It noted that HDB’s goal of encouraging Singaporeans to have their own home has been achieved in 2020 when the homeownership rate stood at 88%.

For this year’s ranking, Pittsburg, Pennsylvania in the United States emerged as the most affordable housing market, while the least affordable is Hong Kong.

Demographia’s study rates middle-income housing affordability across eight countries – namely, Australia, China, Canada, New Zealand, Ireland, Singapore, the United States and the United Kingdom.

Million-dollar HDB flats in Singapore continue to make headlines, though these flats only make up less than 1% of all HDB flat transactions. However, as HDB resale prices continue to climb, so do the million-dollar HDB flat transactions.

As of 1 July 2022, 163 million-dollar flats have been transacted in 2022. Notably, Woodlands and Pasir Ris saw their first million-dollar flats in May 2022. Should this momentum keep up, we will be looking at another record-breaking year for million-dollar flats in 2022.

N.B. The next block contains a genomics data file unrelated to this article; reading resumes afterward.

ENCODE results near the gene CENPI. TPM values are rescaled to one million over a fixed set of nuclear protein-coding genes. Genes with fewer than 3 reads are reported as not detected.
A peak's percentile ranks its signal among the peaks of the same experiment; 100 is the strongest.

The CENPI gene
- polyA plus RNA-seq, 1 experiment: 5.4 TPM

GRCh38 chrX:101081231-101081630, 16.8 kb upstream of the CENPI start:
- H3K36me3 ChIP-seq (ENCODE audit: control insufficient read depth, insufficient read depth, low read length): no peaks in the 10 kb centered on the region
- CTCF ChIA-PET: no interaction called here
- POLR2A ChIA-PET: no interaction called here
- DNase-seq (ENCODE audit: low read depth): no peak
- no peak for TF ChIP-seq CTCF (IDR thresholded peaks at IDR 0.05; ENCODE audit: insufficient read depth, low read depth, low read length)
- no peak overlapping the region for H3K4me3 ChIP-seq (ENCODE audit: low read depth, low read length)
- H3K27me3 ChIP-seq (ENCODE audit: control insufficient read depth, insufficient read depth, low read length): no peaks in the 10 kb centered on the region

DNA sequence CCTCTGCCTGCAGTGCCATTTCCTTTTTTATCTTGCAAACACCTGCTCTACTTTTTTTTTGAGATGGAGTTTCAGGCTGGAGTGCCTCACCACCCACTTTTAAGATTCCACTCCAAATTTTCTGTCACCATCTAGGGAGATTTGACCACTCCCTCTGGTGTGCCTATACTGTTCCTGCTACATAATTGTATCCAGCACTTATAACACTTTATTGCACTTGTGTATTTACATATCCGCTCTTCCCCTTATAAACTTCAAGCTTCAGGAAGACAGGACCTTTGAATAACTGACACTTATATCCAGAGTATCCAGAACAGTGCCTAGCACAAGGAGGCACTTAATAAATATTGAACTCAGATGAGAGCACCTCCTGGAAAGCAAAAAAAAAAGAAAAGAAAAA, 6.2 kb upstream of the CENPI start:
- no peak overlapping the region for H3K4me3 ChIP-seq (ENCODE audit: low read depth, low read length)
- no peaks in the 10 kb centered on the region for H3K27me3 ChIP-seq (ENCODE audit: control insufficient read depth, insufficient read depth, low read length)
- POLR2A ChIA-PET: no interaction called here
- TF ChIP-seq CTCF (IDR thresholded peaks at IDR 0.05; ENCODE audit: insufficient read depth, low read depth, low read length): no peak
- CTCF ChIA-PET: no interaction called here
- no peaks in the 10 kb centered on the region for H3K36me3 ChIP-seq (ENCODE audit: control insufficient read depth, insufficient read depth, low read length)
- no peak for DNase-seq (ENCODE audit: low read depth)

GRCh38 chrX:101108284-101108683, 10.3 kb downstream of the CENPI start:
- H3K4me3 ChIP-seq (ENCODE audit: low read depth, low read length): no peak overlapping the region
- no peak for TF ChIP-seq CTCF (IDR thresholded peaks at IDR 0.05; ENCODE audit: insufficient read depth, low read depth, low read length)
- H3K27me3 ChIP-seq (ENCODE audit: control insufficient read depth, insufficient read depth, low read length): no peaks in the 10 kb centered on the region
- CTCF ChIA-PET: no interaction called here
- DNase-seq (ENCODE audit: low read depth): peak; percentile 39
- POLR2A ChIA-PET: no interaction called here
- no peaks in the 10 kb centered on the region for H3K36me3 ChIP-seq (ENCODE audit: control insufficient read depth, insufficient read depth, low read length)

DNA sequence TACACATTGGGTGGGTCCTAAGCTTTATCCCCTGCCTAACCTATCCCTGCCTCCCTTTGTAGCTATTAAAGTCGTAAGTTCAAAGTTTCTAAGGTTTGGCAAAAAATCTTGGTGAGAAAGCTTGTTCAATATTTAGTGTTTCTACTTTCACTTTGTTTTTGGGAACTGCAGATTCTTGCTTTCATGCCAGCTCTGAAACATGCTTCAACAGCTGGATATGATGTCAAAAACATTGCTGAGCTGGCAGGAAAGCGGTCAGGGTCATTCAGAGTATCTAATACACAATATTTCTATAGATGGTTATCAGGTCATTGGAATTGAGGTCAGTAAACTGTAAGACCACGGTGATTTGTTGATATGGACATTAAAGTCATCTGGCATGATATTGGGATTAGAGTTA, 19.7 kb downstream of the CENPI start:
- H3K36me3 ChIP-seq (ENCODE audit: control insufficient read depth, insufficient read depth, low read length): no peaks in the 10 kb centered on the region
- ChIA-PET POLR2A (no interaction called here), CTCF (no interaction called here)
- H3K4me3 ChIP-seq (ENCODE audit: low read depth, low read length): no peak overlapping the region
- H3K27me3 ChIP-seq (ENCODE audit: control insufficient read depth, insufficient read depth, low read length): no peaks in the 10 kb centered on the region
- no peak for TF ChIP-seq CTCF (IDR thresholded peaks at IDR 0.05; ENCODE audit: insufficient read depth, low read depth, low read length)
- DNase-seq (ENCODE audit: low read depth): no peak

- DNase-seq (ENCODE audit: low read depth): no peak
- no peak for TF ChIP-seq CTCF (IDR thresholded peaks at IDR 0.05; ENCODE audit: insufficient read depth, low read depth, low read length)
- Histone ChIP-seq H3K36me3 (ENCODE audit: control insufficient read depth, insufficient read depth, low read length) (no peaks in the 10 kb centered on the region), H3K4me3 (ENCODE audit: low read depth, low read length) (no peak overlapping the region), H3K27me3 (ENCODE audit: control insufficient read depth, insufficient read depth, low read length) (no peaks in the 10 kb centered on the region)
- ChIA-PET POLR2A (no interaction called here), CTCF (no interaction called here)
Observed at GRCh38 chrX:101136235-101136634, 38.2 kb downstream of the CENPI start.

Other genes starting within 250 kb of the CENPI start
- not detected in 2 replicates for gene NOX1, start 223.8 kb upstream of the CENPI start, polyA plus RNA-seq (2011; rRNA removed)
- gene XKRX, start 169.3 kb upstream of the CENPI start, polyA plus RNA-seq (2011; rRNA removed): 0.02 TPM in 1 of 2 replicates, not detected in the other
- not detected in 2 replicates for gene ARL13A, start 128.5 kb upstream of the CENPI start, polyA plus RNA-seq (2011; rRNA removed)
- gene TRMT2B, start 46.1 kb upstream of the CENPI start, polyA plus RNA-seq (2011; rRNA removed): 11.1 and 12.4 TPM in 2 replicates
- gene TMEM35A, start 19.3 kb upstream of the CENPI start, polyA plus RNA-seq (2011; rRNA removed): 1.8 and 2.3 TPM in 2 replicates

6) Jansen Mansions sold en bloc for $19.1mil

Jansen Mansion in Kovan has been sold en bloc to Macly Capital for $19.1 million, slightly above the owners’ $18.9 million reserve price, revealed marketing agent PropNex Realty.

The collective sale tender closed on 28 June 2022 and follows two previous failed attempts by the owners in 2021 and 2018.

PropNex noted that the sale price works out to a land rate of $863 per sq ft per plot ratio (psf ppr), after factoring in the development charges and the 7% bonus balcony space.